CGCS Press Release | http://bit.ly/sJRCtR
FOR RELEASE CONTACT: Henry Duvall
October 14, 2011 (202) 393-2427
WASHINGTON, Oct. 14 – Most of the nation's big-city school buildings are more than 60 years old and overcrowded, with urban school systems needing substantial construction, renovation and deferred maintenance to meet the classroom needs of today, says a new city-by-city report released by the Council of the Great City Schools.
In a survey of America' s 65 largest urban school districts, the Council found with 50 districts responding that they have approximately $15.3 billion in new construction needs, $46.7 billion in repair, renovation and modernization needs, and $14.4 billion in deferred maintenance needs for a total of about $76.5 billion.
Facilities needs range from replacing and modernizing old, out-dated facilities, updating science and computer laboratories to renovating and upgrading roofing, plumbing and heating systems, especially to meet fire and other safety codes.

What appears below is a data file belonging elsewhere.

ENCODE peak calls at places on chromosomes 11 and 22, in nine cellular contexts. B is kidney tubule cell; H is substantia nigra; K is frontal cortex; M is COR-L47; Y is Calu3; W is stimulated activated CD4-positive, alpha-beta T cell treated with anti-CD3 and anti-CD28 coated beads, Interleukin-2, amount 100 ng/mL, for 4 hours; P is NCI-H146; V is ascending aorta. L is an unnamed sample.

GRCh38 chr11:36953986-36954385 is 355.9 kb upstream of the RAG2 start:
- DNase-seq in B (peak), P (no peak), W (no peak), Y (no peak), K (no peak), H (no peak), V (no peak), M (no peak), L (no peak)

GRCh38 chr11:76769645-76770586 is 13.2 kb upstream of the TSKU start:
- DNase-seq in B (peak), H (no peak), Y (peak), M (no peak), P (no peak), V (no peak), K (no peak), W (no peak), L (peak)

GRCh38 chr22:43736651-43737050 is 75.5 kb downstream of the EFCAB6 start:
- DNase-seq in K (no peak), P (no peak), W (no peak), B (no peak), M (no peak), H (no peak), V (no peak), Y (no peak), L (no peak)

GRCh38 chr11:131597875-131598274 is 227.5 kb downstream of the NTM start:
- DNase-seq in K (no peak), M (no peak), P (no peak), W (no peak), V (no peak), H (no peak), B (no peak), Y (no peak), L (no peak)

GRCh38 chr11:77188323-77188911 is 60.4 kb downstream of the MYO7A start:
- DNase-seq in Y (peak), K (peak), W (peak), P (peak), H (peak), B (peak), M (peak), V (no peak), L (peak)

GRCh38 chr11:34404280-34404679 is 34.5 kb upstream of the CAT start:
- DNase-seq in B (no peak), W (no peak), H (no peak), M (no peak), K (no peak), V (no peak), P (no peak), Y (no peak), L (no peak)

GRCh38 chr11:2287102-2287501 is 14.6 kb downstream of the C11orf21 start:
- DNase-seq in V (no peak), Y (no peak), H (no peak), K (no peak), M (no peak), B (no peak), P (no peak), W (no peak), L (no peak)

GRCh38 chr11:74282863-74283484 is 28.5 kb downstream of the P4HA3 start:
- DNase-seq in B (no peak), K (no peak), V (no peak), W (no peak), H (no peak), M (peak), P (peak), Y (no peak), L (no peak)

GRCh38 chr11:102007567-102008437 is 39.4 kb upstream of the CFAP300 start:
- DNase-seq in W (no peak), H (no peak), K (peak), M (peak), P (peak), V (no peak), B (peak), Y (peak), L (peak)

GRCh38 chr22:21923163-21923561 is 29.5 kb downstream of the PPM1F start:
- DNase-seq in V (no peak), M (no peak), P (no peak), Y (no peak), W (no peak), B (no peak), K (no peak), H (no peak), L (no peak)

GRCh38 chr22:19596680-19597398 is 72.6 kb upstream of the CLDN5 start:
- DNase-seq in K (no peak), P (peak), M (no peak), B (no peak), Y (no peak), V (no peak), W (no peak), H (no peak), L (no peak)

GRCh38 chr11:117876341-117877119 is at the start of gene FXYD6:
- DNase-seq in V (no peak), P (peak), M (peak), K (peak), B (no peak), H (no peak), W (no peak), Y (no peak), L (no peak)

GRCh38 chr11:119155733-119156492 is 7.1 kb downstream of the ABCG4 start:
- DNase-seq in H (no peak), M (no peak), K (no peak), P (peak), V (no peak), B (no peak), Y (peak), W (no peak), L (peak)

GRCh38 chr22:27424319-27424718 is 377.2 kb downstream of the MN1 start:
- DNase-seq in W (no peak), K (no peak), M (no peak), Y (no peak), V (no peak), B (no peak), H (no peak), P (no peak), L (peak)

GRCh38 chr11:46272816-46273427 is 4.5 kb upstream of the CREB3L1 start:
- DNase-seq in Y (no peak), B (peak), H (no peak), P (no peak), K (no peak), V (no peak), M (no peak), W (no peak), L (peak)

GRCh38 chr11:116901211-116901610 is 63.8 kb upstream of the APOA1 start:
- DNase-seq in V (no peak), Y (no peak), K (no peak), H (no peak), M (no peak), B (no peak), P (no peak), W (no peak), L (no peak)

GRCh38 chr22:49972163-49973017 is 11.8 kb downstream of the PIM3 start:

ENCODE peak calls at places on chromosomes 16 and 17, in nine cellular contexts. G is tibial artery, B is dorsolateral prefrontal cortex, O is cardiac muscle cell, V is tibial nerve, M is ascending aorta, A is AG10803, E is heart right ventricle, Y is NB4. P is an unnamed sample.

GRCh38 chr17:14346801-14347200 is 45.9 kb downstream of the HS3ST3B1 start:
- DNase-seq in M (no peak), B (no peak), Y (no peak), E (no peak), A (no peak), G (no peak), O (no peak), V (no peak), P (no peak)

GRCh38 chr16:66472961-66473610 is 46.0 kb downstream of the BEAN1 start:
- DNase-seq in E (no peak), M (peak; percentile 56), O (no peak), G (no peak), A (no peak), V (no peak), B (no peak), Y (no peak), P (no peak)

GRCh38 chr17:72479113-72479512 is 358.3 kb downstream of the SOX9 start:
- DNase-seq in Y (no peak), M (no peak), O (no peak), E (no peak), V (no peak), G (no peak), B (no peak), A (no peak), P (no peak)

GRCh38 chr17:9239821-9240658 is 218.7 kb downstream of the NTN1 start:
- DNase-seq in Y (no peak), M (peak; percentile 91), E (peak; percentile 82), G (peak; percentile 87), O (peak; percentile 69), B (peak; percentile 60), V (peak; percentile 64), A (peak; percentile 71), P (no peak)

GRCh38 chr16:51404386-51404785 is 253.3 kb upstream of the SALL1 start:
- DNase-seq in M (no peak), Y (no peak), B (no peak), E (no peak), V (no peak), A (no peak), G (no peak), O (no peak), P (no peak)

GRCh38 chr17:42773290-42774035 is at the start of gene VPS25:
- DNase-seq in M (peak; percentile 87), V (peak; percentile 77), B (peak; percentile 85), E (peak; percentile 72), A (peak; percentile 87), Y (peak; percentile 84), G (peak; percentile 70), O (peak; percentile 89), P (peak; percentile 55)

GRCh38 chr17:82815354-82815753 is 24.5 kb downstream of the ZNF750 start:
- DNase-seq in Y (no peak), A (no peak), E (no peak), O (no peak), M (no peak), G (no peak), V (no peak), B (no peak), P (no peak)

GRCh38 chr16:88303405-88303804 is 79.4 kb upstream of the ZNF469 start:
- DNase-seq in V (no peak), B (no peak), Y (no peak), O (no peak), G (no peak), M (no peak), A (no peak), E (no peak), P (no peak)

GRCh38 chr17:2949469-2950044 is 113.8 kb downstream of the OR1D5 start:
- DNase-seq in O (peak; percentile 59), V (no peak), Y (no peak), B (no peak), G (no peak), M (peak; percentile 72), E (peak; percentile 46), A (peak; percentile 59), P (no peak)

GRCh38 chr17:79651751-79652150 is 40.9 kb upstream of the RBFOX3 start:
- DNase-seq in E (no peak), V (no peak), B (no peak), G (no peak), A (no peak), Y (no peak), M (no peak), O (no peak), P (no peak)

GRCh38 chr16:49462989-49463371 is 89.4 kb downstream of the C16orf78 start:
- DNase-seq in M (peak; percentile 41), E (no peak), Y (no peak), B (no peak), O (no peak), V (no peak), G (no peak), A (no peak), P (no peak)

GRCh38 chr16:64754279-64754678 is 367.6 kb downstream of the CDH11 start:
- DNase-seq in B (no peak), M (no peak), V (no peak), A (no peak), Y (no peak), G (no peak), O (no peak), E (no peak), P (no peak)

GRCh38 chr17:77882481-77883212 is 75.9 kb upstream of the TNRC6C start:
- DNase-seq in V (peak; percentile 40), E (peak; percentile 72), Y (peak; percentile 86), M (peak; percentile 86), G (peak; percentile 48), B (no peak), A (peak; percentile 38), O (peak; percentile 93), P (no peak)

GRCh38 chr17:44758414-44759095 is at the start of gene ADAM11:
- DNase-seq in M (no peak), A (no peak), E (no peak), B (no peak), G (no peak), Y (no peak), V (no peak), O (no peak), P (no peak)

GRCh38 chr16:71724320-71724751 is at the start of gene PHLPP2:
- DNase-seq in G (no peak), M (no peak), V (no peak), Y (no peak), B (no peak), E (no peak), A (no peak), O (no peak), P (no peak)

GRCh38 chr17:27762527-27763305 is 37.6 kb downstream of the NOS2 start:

With all the facilities work needed in the urban school systems, it would provide more than 165,000 construction jobs in a variety of occupations in the first year of a funding investment, the report, Facility Needs and Costs in America's Great City Schools, points out.
"School modernization in the nation's major city school systems is critical to create a conducive environment for teaching and learning to prepare students to meet the challenges facing America today in the global marketplace," stresses Council Executive Director Michael Casserly.
Projected Needs Exceed $100 Billion
Of its 65 member big-city school systems, the Council projects that urban school districts need approximately $20.1 billion in new construction, $61.4 billion in repair, renovation and modernization, and $19 billion in deferred maintenance, totaling some $100.5 billion in facilities
needs. The Council also projects that its 65 school systems could start some $16.3 billion in facilities projects in the first year, if funds were available, supporting at least 215,000 construction and trade jobs. Upgrading the facilities would improve the learning environments for some 7 million inner-city school students, the report notes.
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